Trump Could Reinvigorate Existing Muslim Registry Program by Himself, Without Congress
WASHINGTON, D.C. (November 21, 2016): Rumors that the Trump administration might implement a so-called Muslim Registry were strengthened when Kansas Secretary of State Kris Kobach, who just visited Donald Trump and may be considered for Homeland Security Secretary, had it literally at the top of his list of things to do which he presented to the president-to-be.

Muslim Registry hijabi photo

Muslim Registry

Photo by MaplessInSeattle

As predicted last week by public interest law professor John Banzhaf, Trump might be able to establish such a registry shortly after taking office, and without the need for Congress to act, simply by lifting the suspension of the existing National Security Entry-Exit Registration System (NSEERS).

NSEERS mandates port-of-entry registration for nationals of Iran, Iraq, Libya, Sudan and Syria. Also, some non-citizens already in the U.S. have been required to register in person at an INS office if they come from certain countries – 24 of the 25 of which are predominantly Muslim. The program also required periodic re-registration.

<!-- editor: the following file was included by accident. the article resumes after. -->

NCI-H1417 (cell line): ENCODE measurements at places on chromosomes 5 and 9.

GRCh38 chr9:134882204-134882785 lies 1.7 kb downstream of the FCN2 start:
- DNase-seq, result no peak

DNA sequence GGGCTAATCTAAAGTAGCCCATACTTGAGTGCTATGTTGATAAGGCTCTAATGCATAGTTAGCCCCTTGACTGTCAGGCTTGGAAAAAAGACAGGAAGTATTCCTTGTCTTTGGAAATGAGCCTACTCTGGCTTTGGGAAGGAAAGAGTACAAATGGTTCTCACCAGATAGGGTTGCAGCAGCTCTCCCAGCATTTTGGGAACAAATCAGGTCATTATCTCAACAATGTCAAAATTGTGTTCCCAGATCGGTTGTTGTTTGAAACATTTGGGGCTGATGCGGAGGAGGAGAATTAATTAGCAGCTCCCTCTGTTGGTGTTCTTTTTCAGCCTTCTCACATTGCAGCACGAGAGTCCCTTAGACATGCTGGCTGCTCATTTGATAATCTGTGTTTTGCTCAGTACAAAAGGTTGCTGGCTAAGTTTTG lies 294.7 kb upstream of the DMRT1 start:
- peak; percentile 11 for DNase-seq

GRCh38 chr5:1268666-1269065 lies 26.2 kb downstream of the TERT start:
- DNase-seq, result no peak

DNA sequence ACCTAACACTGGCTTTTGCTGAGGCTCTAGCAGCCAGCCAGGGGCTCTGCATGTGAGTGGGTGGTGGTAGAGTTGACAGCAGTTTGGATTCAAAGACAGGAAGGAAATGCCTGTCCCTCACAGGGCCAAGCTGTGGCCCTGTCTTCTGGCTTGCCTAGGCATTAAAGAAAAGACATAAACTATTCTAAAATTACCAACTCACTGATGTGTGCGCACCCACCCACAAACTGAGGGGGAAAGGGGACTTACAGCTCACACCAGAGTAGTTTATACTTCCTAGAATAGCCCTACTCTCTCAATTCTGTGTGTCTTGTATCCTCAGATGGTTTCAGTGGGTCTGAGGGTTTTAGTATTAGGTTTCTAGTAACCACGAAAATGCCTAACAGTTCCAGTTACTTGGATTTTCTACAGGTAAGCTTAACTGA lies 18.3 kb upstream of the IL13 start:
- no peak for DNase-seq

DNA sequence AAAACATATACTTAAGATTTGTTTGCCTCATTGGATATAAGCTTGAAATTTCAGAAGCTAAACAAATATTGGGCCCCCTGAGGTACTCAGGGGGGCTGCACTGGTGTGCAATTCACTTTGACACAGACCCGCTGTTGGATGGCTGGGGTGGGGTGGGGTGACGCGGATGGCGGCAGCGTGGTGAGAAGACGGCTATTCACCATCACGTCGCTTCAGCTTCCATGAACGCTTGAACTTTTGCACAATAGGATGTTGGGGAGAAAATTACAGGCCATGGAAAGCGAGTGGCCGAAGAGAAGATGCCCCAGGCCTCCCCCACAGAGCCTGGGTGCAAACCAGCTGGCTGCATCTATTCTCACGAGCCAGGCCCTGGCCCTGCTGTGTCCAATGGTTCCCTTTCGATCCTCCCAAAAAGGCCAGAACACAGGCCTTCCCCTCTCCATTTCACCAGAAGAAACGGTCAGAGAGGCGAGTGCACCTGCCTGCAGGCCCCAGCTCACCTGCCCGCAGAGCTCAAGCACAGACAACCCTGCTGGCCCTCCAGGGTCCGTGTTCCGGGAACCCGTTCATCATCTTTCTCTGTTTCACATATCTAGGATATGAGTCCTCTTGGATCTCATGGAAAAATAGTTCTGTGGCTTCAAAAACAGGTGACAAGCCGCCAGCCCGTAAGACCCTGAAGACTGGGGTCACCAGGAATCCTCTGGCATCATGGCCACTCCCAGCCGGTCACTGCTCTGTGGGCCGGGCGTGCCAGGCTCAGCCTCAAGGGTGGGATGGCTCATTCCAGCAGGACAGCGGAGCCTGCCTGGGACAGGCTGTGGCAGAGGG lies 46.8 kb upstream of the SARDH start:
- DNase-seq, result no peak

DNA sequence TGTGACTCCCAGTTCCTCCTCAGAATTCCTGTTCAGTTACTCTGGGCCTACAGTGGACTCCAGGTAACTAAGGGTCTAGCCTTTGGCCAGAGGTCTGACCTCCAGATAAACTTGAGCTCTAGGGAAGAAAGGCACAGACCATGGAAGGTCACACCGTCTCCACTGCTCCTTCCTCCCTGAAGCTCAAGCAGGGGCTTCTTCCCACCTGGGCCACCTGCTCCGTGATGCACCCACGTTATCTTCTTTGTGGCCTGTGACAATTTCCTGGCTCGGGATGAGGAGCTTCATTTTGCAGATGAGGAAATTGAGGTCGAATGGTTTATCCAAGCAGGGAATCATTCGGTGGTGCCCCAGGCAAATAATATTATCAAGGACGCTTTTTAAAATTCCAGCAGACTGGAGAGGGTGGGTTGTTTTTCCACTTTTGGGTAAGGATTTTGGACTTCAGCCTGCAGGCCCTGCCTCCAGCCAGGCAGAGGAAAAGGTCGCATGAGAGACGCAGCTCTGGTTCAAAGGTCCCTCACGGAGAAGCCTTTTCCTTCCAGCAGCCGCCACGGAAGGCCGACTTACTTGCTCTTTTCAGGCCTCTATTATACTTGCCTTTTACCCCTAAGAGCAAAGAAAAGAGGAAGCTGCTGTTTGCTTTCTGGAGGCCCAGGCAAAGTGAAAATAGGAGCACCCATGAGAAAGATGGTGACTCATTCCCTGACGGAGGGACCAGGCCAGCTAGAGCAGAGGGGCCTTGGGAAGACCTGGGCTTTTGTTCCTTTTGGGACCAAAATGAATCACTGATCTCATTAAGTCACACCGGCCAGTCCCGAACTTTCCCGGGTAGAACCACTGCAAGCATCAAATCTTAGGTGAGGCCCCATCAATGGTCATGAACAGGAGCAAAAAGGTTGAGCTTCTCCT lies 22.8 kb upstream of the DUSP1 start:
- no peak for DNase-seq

Although the program was indefinitely suspended, it is still in existence. Thus Trump, with a mere stroke of his pen, and without the need to wait for congressional action, could simply reinstate the program, replacing the list of countries with his own choices.

The fact that it has been existence for all these years without a successful legal challenge strongly suggests the it is constitutional, says Banzhaf. Indeed, the Boston Herald just quoted him as saying: “‘I think you can say with a great deal of certainty that [such a program] would be both constitutional and legal,’ said John F. Banzhaf, a law professor at George Washington University.”

Another reason why it is constitutional to single out people seeking admission to the U.S. based upon factors like race, national origin, and religion, is the Plenary Power Doctrine. Under it, least some of the protections guaranteed by the U.S. Constitution do not apply to non-citizens living abroad and seeking admission to the U.S.

So, while critics are making many strong policy arguments against any such program, the argument that it would be unconstitutional or even illegal isn’t really valid, he says.

“The mere fact that a program may be ineffective or seem counterproductive, or seem unfair or even un-American, doesn’t mean that it violates the Constitution. Critics will have to rely upon policy arguments, and not the courts, if they wish to fight against this proposal, argues Banzhaf.